The Sixties, refers to the “cultural decade” to describe the evolution of the counterculture and revolution in social norms about clothing, music, drugs, dress, sexuality, formalities, and schooling. There were wars, football games, new discoveries, significant events in music and man went to moon.
With all this happening there were many writers who were writing books, in solitude. Without caring much of what was happening in the world, they were creating a world of their own, and for us readers.
A list of books from “The Sixties”, many of the titles are still well read today.
To Kill a Mocking Bird by Harper Lee, 1960
To Kill A Mockingbird became both an instant bestseller and a critical success when it was first published in 1960. It went on to win the Pulitzer Prize in 1961 and is one of the well read books today.
Catch-22 by Joseph Heller, 1961
Catch 22 has been so adopted by popular culture that it has become its own phrase in common literature. A phrase meaning a no-win scenario, either because of contradictions or difficulties within a situation.
One who flew over the Cuckoo’s Nest by Ken Kesey, 1962
One Flew Over the Cuckoo’s Nest is metaphor. is about non-conformity. But it is also about the horrors of the mental health system circa the late ‘50s & early ‘60s.
The Bell Jar by Sylvia Plath, 1963
Sylvia Plath’s shocking, realistic, and intensely emotional novel about a woman falling into the grip of insanity.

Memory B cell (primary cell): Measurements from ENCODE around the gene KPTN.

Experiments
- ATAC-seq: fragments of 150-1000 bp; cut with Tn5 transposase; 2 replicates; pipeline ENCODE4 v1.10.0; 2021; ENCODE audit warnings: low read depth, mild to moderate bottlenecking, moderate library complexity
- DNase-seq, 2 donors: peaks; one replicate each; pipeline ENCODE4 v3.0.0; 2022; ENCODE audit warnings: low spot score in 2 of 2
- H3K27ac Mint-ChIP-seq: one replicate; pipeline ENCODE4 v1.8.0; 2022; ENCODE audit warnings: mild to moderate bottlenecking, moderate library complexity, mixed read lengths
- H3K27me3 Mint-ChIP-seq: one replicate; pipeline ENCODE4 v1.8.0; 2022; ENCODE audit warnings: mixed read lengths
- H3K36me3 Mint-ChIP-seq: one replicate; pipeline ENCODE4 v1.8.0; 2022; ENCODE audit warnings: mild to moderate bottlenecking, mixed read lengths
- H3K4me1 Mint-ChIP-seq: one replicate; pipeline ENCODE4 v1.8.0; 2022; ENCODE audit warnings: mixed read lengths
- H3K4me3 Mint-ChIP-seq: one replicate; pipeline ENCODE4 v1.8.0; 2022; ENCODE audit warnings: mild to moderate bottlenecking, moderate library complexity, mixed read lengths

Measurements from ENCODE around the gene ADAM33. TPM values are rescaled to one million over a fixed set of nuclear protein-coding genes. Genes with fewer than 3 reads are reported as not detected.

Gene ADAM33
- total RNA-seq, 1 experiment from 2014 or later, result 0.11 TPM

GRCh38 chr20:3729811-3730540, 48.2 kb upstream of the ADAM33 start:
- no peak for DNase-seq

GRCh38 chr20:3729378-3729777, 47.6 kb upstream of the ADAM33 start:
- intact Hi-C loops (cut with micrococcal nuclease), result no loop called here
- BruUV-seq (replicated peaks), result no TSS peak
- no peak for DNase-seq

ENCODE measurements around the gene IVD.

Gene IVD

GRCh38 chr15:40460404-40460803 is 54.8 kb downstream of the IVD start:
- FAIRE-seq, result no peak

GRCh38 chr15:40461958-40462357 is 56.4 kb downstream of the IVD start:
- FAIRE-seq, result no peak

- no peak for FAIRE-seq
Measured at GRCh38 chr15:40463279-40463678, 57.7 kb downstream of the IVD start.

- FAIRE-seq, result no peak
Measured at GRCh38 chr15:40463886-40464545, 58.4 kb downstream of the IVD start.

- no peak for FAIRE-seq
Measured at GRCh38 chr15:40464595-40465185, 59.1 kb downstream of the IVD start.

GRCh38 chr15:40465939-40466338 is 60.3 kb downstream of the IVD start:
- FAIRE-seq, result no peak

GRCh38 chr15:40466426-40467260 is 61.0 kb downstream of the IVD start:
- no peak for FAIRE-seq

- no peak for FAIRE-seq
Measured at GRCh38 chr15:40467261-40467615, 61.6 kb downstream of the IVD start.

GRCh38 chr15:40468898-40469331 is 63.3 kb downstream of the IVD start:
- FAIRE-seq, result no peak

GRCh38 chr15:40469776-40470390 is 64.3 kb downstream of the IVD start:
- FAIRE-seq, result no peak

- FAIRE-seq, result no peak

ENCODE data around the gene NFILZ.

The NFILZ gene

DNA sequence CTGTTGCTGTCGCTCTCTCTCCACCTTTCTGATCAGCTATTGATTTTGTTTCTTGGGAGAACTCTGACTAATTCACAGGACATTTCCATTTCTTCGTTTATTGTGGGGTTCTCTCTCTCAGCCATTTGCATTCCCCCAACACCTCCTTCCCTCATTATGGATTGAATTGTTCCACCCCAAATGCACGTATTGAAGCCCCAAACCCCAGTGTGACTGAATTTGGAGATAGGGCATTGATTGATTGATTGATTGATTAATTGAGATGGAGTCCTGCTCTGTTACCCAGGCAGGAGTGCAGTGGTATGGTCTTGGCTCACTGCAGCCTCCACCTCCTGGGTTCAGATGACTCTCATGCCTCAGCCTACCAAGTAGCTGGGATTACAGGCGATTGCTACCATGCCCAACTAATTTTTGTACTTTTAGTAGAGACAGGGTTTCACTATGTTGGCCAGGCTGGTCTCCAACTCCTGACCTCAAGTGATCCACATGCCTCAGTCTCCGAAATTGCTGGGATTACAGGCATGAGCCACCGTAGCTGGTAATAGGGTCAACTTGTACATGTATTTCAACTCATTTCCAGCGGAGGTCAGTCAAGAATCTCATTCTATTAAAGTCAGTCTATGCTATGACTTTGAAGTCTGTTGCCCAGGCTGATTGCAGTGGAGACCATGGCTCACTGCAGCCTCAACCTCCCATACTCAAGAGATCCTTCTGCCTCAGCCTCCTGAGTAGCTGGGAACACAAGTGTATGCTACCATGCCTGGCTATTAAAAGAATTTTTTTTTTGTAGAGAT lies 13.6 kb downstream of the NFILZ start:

Charlie and the Chocolate Factory by Roald Dahl, 1964
The title itself is reminder of the sweet childhood memory. This book is about a starving boy who wins a tour of the world’s most fantastic chocolate factory from the world’s most eccentric chocolatier.
Dune by Frank Hebert, 1965
The story explores the complex, multi-layered interactions of politics, religion, ecology, technology & human emotion. Dune is frequently cited as the world’s best-selling sf novel.
Wide Saragasso Sea by Jean Rhys, 1966
In Wide Sargasso Sea, Rhys brilliantly and imaginatively constructs the girlhood and marriage of Antoinette Bertha Cosway, the mysterious madwoman in Jane Eyre.
One Hundred Years of Solitude by Gabriel Garcia Marquez, 1967
One of the 20th century’s enduring works, One Hundred Years of Solitude is a widely beloved and acclaimed novel known throughout the world, and the ultimate achievement of a Nobel Prize winning career.
Slaughterhouse Five by Kurt Vonnegut, 1968
Slaughterhouse-Five is one of the world’s great anti-war books.
The Godfather by Mario Puzzo, 1969
A searing novel of the Mafia underworld, The Godfather introduced readers to the first family of American crime fiction, the Corleones. With its themes of the seduction of power, the pitfalls of greed, and family allegiance, it resonated with millions of readers across the world and became the definitive novel of the virile, violent subculture that remains steeped in intrigue, in controversy, and in our collective consciousness.
What are your favorite book(s) from the Sixties?